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Monday, March 28, 2011

Deliberate Practice....the key to change

Want to change something? Practice the change. Be deliberate and practice the change. What does that mean? Well, if you wanted to change a behavior, like smoking or drinking or comfort eating (those are ones that come up often) you would practice where you think. Thats right where you think. You have the urge to smoke, where is that urge coming from? It's coming from the emotional control center of your brain, the Amygdala, which is a small region of the brain that is responsible for releasing the neuropeptides that create the feelings you have associated with each emotion you experience.

Why is this so important to changing a behavior? Because we literally become addicted to our emotions. The neuropeptides that are released dock on the cells of your body which is how you feel the different emotions you "Feel". If you want to change a behavior, especially a habit, change where you think, which will change how you think, which will change how you behave. The change you want to make in where you think is from the Amygdala to the the Frontal Cortex of the brain which is often referred to as the executive region of the brain. This area of the brain has the ability to discern the future consequences of current activities and has the ability to suppress urges that otherwise may lead to unwanted outcomes.

Can you see how where you think is critical to changing behavior? The minute you move to emotional thinking, you are screwed when it comes to changing a behavior, that is why Deliberate Practice is so critical. Practice when done right, changes where and how you think resulting in a lasting change. When you are emotional, you react, literally you re act behavior that you have acted out in that same emotional behavior in the past. Deliberate Practice changes the behavior that you re act, or act out in the future.

My good friend and mentor Bob Beck taught me this years ago as he was teaching me to play the game of golf. We were out at the range one day and he asked me what I did when playing and my ball ended up in a divot (a hole created by a previous shot) in the fairway. My reply was "if we didn't have a game on the round, I would move it onto grass". He went on to explain to me that in a tournament you couldn't move it, and you would probably get frustrated or down right mad, which would leave you with two things working against you pulling off a good shot. Emotion and lack of practice hitting a shot like that. But if you practiced those shots, you wouldn't get mad and you would be much more confident in pulling off an adequate shot. I Didn't know it at the time but he was teaching me how to change "where" I was thinking.

So how do you change where you are thinking? Engage in an activity that kicks in the Frontal Cortex, which is where Deliberate and Practice comes in. You have to be deliberate with this and practice it. Take for an example, you have the urge to eat a chocolate covered donut. The urge is coming from an emotion and the desire to experience that taste, which lets face it, is pretty good. Your practice would be to catch yourself when the urge kicks in and to think "I can get the immediate satisfaction of the taste of that donut, but it really is not very nutritional and will have a very short term affect on my appetite, will turn to sugar very quickly resulting in me being hungry again really quickly, what is an alternative that I could enjoy? I could have a Pro Bar which is full of nuts and complex carbohydrates which will give me lasting energy and is much more nutritious, I'll eat that instead".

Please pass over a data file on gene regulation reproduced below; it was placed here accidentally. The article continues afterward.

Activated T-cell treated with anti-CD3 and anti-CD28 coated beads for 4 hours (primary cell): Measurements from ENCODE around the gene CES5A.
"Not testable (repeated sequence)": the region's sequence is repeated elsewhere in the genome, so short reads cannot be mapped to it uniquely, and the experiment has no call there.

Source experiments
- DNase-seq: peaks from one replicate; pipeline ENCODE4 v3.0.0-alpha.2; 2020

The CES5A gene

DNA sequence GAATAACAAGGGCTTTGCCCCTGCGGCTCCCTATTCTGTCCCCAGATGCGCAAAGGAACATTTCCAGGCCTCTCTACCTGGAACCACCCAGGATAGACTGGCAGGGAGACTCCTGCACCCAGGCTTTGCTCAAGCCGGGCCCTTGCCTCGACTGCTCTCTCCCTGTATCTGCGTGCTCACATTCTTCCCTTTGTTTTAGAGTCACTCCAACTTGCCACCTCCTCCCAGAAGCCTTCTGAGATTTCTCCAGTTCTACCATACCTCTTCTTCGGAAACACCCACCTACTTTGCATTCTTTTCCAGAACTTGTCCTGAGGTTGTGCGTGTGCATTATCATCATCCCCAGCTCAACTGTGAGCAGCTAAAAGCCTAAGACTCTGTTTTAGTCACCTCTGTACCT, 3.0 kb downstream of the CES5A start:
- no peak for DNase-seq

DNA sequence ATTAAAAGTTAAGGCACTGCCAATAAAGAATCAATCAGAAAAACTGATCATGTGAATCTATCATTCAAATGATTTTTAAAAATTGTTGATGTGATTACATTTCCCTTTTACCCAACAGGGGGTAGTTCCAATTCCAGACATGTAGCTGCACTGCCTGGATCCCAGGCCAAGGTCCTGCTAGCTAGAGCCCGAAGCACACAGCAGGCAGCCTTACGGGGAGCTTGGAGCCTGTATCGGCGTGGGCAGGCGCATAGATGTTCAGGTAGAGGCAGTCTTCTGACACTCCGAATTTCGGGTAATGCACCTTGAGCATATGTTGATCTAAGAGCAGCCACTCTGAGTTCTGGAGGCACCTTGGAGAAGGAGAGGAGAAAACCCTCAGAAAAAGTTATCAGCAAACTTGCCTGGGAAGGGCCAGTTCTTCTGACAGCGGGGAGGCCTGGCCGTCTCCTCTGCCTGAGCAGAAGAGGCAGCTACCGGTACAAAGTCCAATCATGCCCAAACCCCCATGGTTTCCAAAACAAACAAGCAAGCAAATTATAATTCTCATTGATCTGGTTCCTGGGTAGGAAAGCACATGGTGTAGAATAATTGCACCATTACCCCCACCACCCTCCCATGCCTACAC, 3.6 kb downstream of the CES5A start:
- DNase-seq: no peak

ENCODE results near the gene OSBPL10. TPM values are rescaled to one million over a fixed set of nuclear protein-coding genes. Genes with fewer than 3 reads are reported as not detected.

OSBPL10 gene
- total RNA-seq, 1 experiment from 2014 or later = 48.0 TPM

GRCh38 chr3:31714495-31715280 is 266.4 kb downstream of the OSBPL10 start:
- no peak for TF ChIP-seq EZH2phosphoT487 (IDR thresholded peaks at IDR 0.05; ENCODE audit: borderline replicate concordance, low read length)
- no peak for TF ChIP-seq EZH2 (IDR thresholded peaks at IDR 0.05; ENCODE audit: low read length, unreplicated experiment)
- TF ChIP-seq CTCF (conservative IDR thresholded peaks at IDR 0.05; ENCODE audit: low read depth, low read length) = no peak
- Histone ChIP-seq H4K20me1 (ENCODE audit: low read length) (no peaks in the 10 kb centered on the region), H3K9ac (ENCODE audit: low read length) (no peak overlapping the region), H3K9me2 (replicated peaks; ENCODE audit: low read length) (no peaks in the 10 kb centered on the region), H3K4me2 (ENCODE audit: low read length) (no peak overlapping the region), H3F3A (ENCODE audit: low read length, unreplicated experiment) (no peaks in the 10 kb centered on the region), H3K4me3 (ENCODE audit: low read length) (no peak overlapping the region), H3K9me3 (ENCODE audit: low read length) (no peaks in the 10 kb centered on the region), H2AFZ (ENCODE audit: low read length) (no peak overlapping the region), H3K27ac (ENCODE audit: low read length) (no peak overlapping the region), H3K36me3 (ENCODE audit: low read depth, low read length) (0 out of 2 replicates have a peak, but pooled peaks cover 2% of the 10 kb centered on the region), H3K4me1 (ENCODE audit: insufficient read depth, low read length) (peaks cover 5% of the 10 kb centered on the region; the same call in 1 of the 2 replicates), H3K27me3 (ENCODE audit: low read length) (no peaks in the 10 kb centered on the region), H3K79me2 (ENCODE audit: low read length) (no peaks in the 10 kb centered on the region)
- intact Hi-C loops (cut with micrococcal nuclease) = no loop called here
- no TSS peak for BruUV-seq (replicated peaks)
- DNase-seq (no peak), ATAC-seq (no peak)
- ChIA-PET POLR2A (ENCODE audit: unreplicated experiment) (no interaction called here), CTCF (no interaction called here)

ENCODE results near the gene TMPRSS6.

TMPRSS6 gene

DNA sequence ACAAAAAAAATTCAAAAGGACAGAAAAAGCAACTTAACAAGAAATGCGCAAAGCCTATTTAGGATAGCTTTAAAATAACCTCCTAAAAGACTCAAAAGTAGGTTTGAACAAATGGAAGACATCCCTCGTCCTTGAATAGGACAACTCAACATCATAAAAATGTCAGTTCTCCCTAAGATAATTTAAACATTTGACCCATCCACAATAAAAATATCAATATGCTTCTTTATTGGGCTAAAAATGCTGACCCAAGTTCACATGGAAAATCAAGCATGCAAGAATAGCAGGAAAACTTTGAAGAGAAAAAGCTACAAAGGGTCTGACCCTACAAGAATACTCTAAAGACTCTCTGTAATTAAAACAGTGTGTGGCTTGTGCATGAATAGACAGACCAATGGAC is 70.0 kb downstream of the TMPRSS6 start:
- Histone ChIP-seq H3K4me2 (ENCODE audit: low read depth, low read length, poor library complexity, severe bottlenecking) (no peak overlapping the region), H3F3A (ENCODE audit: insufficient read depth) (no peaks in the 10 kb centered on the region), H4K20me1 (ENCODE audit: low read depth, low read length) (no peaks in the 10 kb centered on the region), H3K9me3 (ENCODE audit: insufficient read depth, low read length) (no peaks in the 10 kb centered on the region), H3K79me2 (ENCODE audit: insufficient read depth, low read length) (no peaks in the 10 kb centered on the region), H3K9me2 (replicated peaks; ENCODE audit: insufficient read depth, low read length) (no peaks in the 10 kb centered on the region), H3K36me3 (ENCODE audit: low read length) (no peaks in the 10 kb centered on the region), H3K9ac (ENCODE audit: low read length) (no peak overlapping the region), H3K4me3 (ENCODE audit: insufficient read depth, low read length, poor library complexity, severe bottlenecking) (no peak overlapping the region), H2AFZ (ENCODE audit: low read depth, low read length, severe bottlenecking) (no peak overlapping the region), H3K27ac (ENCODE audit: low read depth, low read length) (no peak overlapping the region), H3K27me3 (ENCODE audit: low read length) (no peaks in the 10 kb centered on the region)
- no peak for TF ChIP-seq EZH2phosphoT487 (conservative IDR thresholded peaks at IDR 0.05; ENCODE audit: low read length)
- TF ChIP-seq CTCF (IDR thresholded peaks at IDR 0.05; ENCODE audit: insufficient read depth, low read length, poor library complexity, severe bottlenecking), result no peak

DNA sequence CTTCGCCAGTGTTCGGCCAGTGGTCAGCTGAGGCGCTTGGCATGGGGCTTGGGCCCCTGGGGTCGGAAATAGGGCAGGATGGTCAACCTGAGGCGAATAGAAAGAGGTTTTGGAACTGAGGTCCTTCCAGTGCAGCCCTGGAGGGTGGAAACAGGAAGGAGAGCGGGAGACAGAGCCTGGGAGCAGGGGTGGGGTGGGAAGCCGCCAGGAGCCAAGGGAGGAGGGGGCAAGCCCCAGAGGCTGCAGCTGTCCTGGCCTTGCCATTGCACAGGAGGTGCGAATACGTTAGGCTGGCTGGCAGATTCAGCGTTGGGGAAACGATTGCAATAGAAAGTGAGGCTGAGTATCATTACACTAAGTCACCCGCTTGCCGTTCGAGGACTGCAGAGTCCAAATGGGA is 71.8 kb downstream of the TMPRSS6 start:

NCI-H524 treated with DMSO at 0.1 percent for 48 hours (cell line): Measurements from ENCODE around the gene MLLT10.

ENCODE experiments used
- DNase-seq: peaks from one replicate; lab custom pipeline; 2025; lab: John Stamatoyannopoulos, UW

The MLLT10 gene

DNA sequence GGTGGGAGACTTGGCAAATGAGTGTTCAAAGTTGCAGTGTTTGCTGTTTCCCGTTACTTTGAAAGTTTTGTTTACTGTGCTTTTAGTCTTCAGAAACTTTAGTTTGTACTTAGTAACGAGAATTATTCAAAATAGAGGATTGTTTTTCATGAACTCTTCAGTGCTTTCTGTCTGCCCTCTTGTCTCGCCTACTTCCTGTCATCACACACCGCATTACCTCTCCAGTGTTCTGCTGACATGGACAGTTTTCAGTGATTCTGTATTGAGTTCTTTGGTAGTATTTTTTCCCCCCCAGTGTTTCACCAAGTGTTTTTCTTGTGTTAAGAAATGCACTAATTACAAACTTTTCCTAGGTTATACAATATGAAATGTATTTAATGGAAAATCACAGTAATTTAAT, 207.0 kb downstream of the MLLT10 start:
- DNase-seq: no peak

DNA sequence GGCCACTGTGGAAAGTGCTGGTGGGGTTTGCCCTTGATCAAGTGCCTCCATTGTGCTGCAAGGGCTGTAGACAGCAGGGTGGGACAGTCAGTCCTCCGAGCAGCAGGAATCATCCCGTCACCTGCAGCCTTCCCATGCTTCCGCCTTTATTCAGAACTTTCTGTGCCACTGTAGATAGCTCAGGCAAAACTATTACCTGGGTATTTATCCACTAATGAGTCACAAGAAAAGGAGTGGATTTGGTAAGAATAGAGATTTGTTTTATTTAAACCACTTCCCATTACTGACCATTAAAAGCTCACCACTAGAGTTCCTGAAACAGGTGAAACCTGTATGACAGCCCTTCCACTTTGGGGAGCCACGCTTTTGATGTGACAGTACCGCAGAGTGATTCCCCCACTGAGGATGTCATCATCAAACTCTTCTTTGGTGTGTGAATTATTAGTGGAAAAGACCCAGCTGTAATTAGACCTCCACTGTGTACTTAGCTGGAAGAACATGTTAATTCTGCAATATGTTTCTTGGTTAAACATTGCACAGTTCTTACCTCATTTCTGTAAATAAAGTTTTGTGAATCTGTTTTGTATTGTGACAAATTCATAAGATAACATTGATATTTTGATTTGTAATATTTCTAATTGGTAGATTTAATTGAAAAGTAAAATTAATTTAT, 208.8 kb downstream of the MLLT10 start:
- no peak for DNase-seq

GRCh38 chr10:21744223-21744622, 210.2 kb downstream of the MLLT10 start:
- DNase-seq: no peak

Simple, but not easy. Not easy because for most people satisfying the urge is auto-pilot. But the point is not satisfy the urge, its changing where you are thinking which is what halts the urge. By engaging the frontal cortex and thinking through the consequences downstream you are addressing the urge. The more you practice this the more it becomes part of your subconscious mind and in time you will just eliminate the urge from coming up. Make sense? Simple, but not easy.... but it works!!!

But don't take my word for it, check out The Delancey Street Foundation in San Francisco. Mimi Silbert is the founder and since 1971 has been helping criminals change behaviors that landed them in the court systems and prison to behaviors that allow them to live productive, responsible and socially acceptable lives. Oh, and by the way she does this without counselors, doctors or therapists. The residents (criminals) help each other change bad behavior to healthy behaviors with success rates achieved nowhere else. Check it out.

Start with small changes and then gradually work up to bigger life changing behaviors, the more you change the more benefit you realize and the internal motivation for Deliberate Practice becomes very empowering. It makes it much easier if you have an accountability partner that you can work with and discuss what and how you are doing.

Deliberately practice where you are thinking, take the position of observer and just watch where your auto pilot goes to in different situations. If it is not serving you in a positive way, change where you are thinking. What have you got to lose? Auto pilot behaviors that don't serve you? Decisions that in hind sight, you think, "why in the world did I do that?".....be Deliberate and Practice and see what changes you can make for you and everyone else that you interact with......as you change in positive and productive ways, you change the world.....You know that right? Be the Change......

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